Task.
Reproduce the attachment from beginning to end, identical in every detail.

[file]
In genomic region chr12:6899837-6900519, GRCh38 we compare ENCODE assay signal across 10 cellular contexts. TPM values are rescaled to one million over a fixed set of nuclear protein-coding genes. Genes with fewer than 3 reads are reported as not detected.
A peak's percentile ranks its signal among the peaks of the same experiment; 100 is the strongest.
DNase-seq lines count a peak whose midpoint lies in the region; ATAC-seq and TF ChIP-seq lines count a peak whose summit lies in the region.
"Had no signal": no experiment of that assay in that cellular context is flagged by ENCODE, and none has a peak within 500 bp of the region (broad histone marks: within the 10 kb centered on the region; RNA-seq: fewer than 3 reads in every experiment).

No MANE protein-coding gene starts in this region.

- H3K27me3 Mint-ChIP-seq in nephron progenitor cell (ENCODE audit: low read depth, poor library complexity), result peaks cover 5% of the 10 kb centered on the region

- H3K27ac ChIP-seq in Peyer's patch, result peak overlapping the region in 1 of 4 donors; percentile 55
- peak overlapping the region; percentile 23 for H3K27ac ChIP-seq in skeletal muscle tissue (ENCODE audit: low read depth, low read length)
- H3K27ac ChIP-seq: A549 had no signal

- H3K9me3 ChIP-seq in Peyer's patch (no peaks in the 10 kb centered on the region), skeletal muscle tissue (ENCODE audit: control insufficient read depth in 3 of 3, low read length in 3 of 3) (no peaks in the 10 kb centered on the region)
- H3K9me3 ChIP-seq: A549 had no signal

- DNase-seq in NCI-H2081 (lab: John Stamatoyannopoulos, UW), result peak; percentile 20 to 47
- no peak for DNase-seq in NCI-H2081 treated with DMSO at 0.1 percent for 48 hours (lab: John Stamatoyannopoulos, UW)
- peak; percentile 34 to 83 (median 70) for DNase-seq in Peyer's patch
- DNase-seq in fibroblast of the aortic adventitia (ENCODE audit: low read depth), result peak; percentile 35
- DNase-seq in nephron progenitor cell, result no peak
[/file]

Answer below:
In genomic region chr12:6899837-6900519, GRCh38 we compare ENCODE assay signal across 10 cellular contexts. TPM values are rescaled to one million over a fixed set of nuclear protein-coding genes. Genes with fewer than 3 reads are reported as not detected.
A peak's percentile ranks its signal among the peaks of the same experiment; 100 is the strongest.
DNase-seq lines count a peak whose midpoint lies in the region; ATAC-seq and TF ChIP-seq lines count a peak whose summit lies in the region.
"Had no signal": no experiment of that assay in that cellular context is flagged by ENCODE, and none has a peak within 500 bp of the region (broad histone marks: within the 10 kb centered on the region; RNA-seq: fewer than 3 reads in every experiment).

No MANE protein-coding gene starts in this region.

- H3K27me3 Mint-ChIP-seq in nephron progenitor cell (ENCODE audit: low read depth, poor library complexity), result peaks cover 5% of the 10 kb centered on the region

- H3K27ac ChIP-seq in Peyer's patch, result peak overlapping the region in 1 of 4 donors; percentile 55
- peak overlapping the region; percentile 23 for H3K27ac ChIP-seq in skeletal muscle tissue (ENCODE audit: low read depth, low read length)
- H3K27ac ChIP-seq: A549 had no signal

- H3K9me3 ChIP-seq in Peyer's patch (no peaks in the 10 kb centered on the region), skeletal muscle tissue (ENCODE audit: control insufficient read depth in 3 of 3, low read length in 3 of 3) (no peaks in the 10 kb centered on the region)
- H3K9me3 ChIP-seq: A549 had no signal

- DNase-seq in NCI-H2081 (lab: John Stamatoyannopoulos, UW), result peak; percentile 20 to 47
- no peak for DNase-seq in NCI-H2081 treated with DMSO at 0.1 percent for 48 hours (lab: John Stamatoyannopoulos, UW)
- peak; percentile 34 to 83 (median 70) for DNase-seq in Peyer's patch
- DNase-seq in fibroblast of the aortic adventitia (ENCODE audit: low read depth), result peak; percentile 35
- DNase-seq in nephron progenitor cell, result no peak